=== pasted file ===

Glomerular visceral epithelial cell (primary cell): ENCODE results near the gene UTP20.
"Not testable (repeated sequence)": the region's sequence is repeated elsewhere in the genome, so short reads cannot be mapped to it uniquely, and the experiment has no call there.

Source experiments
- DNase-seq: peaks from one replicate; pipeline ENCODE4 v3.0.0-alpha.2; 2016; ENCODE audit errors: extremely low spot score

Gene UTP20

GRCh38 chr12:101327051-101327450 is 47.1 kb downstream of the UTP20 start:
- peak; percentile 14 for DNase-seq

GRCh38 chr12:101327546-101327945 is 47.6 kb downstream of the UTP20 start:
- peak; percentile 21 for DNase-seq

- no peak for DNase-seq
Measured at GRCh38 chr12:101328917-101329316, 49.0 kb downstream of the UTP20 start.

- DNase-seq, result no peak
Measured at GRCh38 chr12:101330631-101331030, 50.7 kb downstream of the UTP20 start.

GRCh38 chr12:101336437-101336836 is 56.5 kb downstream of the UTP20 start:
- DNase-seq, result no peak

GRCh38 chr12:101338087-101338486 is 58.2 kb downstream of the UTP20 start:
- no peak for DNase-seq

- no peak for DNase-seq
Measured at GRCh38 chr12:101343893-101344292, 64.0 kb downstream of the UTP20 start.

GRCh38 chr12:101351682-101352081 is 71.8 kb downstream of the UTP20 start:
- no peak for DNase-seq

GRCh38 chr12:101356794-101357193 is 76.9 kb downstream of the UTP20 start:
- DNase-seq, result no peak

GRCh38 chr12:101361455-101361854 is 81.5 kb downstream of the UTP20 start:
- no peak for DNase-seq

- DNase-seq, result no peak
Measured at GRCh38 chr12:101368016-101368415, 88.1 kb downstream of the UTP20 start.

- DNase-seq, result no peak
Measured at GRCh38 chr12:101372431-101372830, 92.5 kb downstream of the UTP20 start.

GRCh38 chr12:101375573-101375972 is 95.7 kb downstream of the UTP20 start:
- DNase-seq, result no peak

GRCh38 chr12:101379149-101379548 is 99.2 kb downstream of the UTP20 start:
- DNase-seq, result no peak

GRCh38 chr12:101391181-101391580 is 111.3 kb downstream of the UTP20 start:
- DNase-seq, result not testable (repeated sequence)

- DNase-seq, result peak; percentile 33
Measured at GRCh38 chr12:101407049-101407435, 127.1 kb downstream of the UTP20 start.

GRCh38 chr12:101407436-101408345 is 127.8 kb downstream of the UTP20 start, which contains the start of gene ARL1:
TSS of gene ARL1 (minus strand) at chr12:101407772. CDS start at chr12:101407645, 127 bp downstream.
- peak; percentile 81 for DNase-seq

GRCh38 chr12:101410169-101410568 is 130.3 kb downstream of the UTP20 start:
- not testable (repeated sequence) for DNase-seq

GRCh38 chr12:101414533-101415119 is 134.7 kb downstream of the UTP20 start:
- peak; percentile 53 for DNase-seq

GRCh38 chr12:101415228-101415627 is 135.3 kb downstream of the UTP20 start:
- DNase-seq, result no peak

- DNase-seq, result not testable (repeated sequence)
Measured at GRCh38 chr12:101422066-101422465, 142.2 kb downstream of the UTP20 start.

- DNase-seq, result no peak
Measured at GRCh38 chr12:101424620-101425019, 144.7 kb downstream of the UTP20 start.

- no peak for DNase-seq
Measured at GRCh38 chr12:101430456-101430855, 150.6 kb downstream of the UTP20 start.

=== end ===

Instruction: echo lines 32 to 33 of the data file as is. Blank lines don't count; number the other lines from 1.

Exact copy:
GRCh38 chr12:101379149-101379548 is 99.2 kb downstream of the UTP20 start:
- DNase-seq, result no peak